In fact, Trinidad blogger B.C. Pires, who now lives in Barbados, is convinced that the best place to be for the Summit is anywhere outside of Port of Spain:

The Summit of the Americas starts tomorrow and the big shots start arriving today, with Barack Obama being the biggest shot of them all, of course. And you won’t be able to move a muscle in town until Barack and the Beast ride out again.

He's not far off – Caribbean Beat Blog, for instance, reports that:

Caribbean Airlines (CAL) has been informed by the relevant authorities that there will be limited disruptions to its scheduled operations during the Fifth Summit of the Americas…CAL is recommending that passengers depart for the airport much earlier than usual, in the event that any traffic pile-ups occur, in order to arrive at the airport three hours ahead of their scheduled flight departure time.

But there is a lighter side to the Summit as well – at least in the eyes of bloggers. As always, Trinidadian This Beach Called Life uses humour to focus on key issues, posting a fictitious diary entry from President Obama:

The trip to Mexico was eventful. We promised to use less illicit drugs and Mexico promised to export less gardeners. I am now on my way to sunny Trinidad and Tobago and can’t wait to see the Hyatt.

I can see a few tall buildings, the Great Beetham Wall and Hugo waving a red flag. Port of Spain looks good from this angle but there are wires hanging everywhere. I wonder if they managed to round up the homeless and hide them from the international press. This was so Third World, the cleaning up for the Summit but denying it wasn’t so. Only a Banana Government would act this foolish. I wonder if there is going to be any protest but I don’t think a semi-dictatorial leader would allow something as democratic as protests to take place during an international event. It would make them look even worse.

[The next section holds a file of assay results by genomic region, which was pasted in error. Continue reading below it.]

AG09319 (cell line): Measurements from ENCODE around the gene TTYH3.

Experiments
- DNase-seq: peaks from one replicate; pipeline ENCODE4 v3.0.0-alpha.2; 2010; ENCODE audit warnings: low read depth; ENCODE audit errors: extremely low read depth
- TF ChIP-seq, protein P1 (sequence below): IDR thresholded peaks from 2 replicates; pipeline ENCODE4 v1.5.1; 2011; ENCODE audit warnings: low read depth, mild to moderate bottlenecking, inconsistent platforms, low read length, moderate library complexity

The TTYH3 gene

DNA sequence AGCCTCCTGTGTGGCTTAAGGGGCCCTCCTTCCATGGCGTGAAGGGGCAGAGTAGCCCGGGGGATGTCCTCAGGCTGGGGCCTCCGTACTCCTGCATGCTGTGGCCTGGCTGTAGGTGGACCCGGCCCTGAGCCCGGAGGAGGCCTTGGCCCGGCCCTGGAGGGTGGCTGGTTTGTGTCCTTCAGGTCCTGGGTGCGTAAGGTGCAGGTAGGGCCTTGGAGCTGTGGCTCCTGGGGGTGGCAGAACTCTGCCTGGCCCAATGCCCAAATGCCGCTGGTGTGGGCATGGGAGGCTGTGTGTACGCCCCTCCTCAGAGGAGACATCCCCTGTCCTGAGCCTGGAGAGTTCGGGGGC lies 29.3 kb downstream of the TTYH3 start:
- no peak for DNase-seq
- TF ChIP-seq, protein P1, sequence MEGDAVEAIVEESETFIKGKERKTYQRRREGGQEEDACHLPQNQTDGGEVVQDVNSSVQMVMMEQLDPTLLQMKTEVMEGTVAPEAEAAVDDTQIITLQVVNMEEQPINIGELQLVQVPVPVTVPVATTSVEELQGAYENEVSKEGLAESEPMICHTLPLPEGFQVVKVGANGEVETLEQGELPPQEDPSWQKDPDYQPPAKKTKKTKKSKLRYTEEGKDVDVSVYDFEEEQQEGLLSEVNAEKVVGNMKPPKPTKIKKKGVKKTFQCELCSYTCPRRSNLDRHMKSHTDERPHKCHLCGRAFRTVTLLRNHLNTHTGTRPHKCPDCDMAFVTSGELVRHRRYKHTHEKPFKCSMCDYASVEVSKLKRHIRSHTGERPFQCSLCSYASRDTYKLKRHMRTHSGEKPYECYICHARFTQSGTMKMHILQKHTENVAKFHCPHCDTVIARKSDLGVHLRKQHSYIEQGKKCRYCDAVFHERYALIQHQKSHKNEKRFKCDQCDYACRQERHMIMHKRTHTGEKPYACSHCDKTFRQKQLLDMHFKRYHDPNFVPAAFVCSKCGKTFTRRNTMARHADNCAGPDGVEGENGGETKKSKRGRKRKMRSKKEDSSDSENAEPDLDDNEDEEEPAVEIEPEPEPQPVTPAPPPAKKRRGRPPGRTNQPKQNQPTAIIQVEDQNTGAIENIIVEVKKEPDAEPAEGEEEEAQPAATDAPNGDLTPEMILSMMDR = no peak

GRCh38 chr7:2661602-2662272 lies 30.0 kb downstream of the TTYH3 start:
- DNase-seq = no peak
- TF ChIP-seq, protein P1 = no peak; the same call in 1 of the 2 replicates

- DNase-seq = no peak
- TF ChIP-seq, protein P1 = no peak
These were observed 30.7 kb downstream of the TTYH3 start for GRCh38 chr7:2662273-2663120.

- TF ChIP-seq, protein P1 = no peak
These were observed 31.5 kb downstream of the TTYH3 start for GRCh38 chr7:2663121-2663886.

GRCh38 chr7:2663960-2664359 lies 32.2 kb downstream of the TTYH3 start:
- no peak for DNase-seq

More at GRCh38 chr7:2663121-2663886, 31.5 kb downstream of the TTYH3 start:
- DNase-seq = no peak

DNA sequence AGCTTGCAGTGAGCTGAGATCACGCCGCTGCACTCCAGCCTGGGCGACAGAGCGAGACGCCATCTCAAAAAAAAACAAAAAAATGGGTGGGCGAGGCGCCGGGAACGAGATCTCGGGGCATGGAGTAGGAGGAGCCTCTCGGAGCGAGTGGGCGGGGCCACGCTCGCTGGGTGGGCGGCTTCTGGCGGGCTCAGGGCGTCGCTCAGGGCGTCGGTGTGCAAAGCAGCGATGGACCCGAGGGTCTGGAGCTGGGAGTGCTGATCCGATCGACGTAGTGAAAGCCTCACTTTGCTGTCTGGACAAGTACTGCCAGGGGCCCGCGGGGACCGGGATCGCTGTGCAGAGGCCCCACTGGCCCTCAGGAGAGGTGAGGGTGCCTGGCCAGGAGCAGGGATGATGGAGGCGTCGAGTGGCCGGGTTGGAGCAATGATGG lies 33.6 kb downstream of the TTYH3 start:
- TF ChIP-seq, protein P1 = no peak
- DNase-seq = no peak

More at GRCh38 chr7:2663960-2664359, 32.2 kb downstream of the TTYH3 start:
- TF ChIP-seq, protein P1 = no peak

Culture is also playing a role – both officially and unofficially. Caribbean Free Radio‘s flickr photostream displays a photoset entitled “The People Must Be Herd”, along with the following explanation…

As final preparations are being made for the staging of the 5th Summit of the Americas in Trinidad, a group of artists will do a performance installation on the streets of Trinidad and Tobago's capital, Port of Spain.

The silent procession is part of a video installation being created by the band’s designers Ashraph Ramsaran and Shalini Seereeram.

T’in Cow Fat Cow debuted as an independent mas band in 2009, inspired by the song T'in Cow by 3 Canal.

…while Repeating Islands blog has the scoop on the cultural presentation for the official Summit opening later today:

For the opening ceremony, [carnival designer] MacFarlane has put together a 45-minute cultural presentation that traces the development of the Caribbean peoples from the indigenous inhabitants to the multi-ethnic citizenry of the region today.

What the Fifth Summit of the Americas will eventually achieve is still up for debate, but one thing is certain: the multi-ethnic citizenry of the blogosphere will monitor its progress every step of the way.

Fabienne Flessel contributed to this post.

Receive great stories from around the world directly in your inbox.

Sign up to receive the best of Global Voices
* = required field
Email Frequency



No thanks, show me the site